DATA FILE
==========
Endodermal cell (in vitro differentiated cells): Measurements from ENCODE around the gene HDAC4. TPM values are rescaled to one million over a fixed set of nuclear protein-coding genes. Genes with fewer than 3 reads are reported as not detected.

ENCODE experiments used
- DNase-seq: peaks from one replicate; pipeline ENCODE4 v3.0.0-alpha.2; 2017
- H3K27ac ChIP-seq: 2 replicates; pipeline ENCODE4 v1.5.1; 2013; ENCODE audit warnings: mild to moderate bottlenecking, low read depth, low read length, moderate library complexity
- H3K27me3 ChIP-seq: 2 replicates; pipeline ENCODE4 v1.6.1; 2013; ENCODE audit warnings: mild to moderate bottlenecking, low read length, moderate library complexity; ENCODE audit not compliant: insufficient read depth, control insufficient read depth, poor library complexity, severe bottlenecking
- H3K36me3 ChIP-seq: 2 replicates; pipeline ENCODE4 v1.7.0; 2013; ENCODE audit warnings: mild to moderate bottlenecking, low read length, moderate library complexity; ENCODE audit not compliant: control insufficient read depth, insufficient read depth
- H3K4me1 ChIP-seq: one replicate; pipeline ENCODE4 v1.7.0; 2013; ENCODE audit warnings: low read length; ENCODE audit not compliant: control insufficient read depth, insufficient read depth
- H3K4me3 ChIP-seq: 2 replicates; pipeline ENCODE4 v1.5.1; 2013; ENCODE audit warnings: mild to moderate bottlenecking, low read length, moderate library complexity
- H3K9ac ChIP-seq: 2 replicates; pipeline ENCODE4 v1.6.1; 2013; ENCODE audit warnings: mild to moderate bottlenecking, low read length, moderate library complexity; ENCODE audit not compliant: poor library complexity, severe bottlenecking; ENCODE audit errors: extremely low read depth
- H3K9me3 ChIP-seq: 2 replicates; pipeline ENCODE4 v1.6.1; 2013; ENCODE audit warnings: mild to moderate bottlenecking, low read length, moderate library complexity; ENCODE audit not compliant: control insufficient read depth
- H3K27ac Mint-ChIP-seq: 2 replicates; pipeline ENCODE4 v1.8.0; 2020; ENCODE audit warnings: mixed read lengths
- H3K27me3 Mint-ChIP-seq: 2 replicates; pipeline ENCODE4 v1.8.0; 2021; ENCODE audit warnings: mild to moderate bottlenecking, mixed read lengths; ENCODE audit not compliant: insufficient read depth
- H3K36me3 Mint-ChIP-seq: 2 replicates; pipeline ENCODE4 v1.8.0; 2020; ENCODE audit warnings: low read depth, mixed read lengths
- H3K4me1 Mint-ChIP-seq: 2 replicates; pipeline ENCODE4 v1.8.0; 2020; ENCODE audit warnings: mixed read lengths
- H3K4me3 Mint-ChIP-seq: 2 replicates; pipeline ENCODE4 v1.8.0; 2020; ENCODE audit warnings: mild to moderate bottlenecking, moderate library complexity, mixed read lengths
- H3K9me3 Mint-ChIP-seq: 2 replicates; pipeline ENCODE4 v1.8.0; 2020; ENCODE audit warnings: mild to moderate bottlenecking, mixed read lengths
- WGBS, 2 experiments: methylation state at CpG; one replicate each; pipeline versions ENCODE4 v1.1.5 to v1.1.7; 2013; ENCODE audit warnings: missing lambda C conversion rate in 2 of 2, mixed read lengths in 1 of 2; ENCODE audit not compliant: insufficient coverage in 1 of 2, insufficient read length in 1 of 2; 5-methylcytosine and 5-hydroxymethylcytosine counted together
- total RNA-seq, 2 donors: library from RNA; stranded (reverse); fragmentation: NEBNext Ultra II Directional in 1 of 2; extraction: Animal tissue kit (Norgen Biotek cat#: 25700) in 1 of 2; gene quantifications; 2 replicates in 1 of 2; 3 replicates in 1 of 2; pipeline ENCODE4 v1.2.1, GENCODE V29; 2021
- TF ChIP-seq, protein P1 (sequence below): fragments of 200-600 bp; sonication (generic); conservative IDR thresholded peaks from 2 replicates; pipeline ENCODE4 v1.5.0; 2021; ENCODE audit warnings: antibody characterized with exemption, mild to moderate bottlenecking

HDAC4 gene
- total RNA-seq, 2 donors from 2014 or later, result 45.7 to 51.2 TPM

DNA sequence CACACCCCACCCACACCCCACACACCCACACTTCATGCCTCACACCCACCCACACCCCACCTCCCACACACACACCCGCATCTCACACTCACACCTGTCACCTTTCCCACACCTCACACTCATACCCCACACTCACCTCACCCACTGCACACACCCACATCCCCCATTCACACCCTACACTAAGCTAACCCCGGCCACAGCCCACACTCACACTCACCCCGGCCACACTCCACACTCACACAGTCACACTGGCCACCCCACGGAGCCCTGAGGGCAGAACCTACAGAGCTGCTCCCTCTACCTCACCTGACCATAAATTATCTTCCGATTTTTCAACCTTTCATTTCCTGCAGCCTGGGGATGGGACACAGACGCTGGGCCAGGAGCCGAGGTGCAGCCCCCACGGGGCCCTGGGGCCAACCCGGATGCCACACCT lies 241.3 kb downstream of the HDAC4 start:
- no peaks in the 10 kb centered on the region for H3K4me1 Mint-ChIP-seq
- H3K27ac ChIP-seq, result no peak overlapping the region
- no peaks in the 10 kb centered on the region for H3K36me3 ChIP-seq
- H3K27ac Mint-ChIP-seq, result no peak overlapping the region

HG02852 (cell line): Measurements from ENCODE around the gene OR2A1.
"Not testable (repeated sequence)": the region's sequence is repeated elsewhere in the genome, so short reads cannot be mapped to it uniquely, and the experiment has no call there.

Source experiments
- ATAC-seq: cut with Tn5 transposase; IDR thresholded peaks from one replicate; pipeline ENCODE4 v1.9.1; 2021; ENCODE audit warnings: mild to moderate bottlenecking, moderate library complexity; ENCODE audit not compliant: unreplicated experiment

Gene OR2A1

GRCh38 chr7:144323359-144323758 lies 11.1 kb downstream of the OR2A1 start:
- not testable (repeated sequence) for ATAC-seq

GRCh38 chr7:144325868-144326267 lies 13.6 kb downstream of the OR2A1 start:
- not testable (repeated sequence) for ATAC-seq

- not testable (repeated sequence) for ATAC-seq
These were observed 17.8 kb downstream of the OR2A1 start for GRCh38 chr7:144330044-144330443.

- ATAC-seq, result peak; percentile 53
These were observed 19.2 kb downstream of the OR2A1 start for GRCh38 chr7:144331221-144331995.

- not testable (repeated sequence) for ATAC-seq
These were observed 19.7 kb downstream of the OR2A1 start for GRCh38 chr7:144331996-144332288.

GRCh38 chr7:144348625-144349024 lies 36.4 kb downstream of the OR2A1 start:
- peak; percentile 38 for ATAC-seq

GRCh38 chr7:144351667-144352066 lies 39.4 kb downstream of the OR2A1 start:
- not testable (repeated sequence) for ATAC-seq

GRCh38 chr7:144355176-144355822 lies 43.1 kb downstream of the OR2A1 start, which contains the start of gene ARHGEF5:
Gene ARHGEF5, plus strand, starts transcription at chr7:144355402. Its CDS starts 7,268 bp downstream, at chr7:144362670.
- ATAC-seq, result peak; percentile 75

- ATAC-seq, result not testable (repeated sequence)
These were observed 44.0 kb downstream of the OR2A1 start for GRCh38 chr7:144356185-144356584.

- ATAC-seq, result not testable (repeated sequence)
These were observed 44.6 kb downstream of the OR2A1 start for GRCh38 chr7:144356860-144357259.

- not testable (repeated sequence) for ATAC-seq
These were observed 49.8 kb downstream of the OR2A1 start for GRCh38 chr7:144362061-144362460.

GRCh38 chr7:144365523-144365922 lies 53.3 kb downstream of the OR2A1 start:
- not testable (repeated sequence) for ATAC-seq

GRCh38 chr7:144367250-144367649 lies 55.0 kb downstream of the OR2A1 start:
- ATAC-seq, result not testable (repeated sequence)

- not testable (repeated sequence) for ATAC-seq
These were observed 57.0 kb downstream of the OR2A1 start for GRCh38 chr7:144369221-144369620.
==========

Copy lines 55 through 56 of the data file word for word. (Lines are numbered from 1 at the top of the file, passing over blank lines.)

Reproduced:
GRCh38 chr7:144365523-144365922 lies 53.3 kb downstream of the OR2A1 start:
- not testable (repeated sequence) for ATAC-seq